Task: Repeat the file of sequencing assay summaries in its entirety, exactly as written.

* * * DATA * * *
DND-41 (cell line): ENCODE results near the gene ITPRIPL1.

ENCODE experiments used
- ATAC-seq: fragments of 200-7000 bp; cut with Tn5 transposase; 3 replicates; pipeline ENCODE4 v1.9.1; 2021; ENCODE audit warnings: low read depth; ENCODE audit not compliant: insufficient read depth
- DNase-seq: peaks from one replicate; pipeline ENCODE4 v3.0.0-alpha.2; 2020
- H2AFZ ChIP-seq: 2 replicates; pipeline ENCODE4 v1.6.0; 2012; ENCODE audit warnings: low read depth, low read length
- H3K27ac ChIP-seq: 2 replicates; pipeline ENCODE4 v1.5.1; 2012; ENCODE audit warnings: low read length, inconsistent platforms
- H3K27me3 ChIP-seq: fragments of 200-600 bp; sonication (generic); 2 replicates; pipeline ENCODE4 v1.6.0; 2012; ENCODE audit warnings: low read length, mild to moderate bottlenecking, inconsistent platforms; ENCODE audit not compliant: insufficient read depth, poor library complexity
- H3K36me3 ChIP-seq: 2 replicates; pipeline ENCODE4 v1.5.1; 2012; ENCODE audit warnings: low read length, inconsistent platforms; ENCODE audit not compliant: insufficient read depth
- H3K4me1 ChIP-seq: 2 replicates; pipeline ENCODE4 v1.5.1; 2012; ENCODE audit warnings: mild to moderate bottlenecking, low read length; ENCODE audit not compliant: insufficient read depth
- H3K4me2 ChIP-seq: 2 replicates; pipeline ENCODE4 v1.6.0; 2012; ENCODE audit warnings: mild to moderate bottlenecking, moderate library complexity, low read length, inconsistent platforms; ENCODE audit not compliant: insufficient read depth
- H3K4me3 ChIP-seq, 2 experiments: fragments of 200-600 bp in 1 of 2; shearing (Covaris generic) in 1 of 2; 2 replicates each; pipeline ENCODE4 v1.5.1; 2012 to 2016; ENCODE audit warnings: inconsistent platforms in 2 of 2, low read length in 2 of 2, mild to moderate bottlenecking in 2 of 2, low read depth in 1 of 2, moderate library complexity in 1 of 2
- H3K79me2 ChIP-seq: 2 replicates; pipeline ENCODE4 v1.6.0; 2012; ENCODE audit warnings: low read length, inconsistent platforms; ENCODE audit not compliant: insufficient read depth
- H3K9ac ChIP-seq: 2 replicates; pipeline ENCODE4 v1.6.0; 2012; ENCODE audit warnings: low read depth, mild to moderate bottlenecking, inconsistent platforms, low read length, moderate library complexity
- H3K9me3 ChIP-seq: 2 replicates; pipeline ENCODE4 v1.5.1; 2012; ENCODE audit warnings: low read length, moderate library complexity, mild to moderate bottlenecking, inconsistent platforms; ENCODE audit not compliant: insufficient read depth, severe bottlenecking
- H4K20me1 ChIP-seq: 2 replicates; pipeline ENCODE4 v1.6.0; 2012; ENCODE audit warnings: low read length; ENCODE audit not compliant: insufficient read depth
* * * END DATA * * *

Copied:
DND-41 (cell line): ENCODE results near the gene ITPRIPL1.

ENCODE experiments used
- ATAC-seq: fragments of 200-7000 bp; cut with Tn5 transposase; 3 replicates; pipeline ENCODE4 v1.9.1; 2021; ENCODE audit warnings: low read depth; ENCODE audit not compliant: insufficient read depth
- DNase-seq: peaks from one replicate; pipeline ENCODE4 v3.0.0-alpha.2; 2020
- H2AFZ ChIP-seq: 2 replicates; pipeline ENCODE4 v1.6.0; 2012; ENCODE audit warnings: low read depth, low read length
- H3K27ac ChIP-seq: 2 replicates; pipeline ENCODE4 v1.5.1; 2012; ENCODE audit warnings: low read length, inconsistent platforms
- H3K27me3 ChIP-seq: fragments of 200-600 bp; sonication (generic); 2 replicates; pipeline ENCODE4 v1.6.0; 2012; ENCODE audit warnings: low read length, mild to moderate bottlenecking, inconsistent platforms; ENCODE audit not compliant: insufficient read depth, poor library complexity
- H3K36me3 ChIP-seq: 2 replicates; pipeline ENCODE4 v1.5.1; 2012; ENCODE audit warnings: low read length, inconsistent platforms; ENCODE audit not compliant: insufficient read depth
- H3K4me1 ChIP-seq: 2 replicates; pipeline ENCODE4 v1.5.1; 2012; ENCODE audit warnings: mild to moderate bottlenecking, low read length; ENCODE audit not compliant: insufficient read depth
- H3K4me2 ChIP-seq: 2 replicates; pipeline ENCODE4 v1.6.0; 2012; ENCODE audit warnings: mild to moderate bottlenecking, moderate library complexity, low read length, inconsistent platforms; ENCODE audit not compliant: insufficient read depth
- H3K4me3 ChIP-seq, 2 experiments: fragments of 200-600 bp in 1 of 2; shearing (Covaris generic) in 1 of 2; 2 replicates each; pipeline ENCODE4 v1.5.1; 2012 to 2016; ENCODE audit warnings: inconsistent platforms in 2 of 2, low read length in 2 of 2, mild to moderate bottlenecking in 2 of 2, low read depth in 1 of 2, moderate library complexity in 1 of 2
- H3K79me2 ChIP-seq: 2 replicates; pipeline ENCODE4 v1.6.0; 2012; ENCODE audit warnings: low read length, inconsistent platforms; ENCODE audit not compliant: insufficient read depth
- H3K9ac ChIP-seq: 2 replicates; pipeline ENCODE4 v1.6.0; 2012; ENCODE audit warnings: low read depth, mild to moderate bottlenecking, inconsistent platforms, low read length, moderate library complexity
- H3K9me3 ChIP-seq: 2 replicates; pipeline ENCODE4 v1.5.1; 2012; ENCODE audit warnings: low read length, moderate library complexity, mild to moderate bottlenecking, inconsistent platforms; ENCODE audit not compliant: insufficient read depth, severe bottlenecking
- H4K20me1 ChIP-seq: 2 replicates; pipeline ENCODE4 v1.6.0; 2012; ENCODE audit warnings: low read length; ENCODE audit not compliant: insufficient read depth